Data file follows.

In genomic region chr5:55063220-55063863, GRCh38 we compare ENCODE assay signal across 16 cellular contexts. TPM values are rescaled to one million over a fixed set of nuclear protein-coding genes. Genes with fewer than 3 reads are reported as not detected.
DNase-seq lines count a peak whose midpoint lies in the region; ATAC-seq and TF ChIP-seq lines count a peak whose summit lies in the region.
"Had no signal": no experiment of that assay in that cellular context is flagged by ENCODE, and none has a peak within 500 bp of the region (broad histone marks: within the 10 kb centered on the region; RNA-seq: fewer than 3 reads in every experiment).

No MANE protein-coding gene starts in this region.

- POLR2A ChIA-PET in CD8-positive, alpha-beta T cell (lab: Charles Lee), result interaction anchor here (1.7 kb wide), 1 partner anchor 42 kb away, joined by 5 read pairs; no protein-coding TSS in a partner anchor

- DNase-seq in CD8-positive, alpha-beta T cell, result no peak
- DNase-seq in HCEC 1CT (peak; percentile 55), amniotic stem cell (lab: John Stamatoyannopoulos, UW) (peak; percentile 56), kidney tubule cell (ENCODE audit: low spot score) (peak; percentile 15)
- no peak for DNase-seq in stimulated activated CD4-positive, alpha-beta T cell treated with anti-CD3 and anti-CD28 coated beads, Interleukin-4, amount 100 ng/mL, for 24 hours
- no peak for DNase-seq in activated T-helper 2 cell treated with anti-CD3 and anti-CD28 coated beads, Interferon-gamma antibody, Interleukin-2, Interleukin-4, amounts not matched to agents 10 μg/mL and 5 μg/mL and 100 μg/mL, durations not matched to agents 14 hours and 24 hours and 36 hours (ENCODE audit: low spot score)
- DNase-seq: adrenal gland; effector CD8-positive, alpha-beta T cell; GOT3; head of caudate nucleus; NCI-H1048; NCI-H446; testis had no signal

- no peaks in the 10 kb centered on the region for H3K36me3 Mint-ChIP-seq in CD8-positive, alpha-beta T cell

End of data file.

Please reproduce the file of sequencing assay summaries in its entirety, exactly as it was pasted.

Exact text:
In genomic region chr5:55063220-55063863, GRCh38 we compare ENCODE assay signal across 16 cellular contexts. TPM values are rescaled to one million over a fixed set of nuclear protein-coding genes. Genes with fewer than 3 reads are reported as not detected.
DNase-seq lines count a peak whose midpoint lies in the region; ATAC-seq and TF ChIP-seq lines count a peak whose summit lies in the region.
"Had no signal": no experiment of that assay in that cellular context is flagged by ENCODE, and none has a peak within 500 bp of the region (broad histone marks: within the 10 kb centered on the region; RNA-seq: fewer than 3 reads in every experiment).

No MANE protein-coding gene starts in this region.

- POLR2A ChIA-PET in CD8-positive, alpha-beta T cell (lab: Charles Lee), result interaction anchor here (1.7 kb wide), 1 partner anchor 42 kb away, joined by 5 read pairs; no protein-coding TSS in a partner anchor

- DNase-seq in CD8-positive, alpha-beta T cell, result no peak
- DNase-seq in HCEC 1CT (peak; percentile 55), amniotic stem cell (lab: John Stamatoyannopoulos, UW) (peak; percentile 56), kidney tubule cell (ENCODE audit: low spot score) (peak; percentile 15)
- no peak for DNase-seq in stimulated activated CD4-positive, alpha-beta T cell treated with anti-CD3 and anti-CD28 coated beads, Interleukin-4, amount 100 ng/mL, for 24 hours
- no peak for DNase-seq in activated T-helper 2 cell treated with anti-CD3 and anti-CD28 coated beads, Interferon-gamma antibody, Interleukin-2, Interleukin-4, amounts not matched to agents 10 μg/mL and 5 μg/mL and 100 μg/mL, durations not matched to agents 14 hours and 24 hours and 36 hours (ENCODE audit: low spot score)
- DNase-seq: adrenal gland; effector CD8-positive, alpha-beta T cell; GOT3; head of caudate nucleus; NCI-H1048; NCI-H446; testis had no signal

- no peaks in the 10 kb centered on the region for H3K36me3 Mint-ChIP-seq in CD8-positive, alpha-beta T cell